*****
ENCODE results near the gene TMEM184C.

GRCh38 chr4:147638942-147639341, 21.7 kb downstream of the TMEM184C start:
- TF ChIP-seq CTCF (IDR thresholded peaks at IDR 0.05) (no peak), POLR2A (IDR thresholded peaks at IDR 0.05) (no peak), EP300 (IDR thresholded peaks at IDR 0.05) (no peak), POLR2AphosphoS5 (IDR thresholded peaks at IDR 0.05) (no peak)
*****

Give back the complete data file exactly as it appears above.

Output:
ENCODE results near the gene TMEM184C.

GRCh38 chr4:147638942-147639341, 21.7 kb downstream of the TMEM184C start:
- TF ChIP-seq CTCF (IDR thresholded peaks at IDR 0.05) (no peak), POLR2A (IDR thresholded peaks at IDR 0.05) (no peak), EP300 (IDR thresholded peaks at IDR 0.05) (no peak), POLR2AphosphoS5 (IDR thresholded peaks at IDR 0.05) (no peak)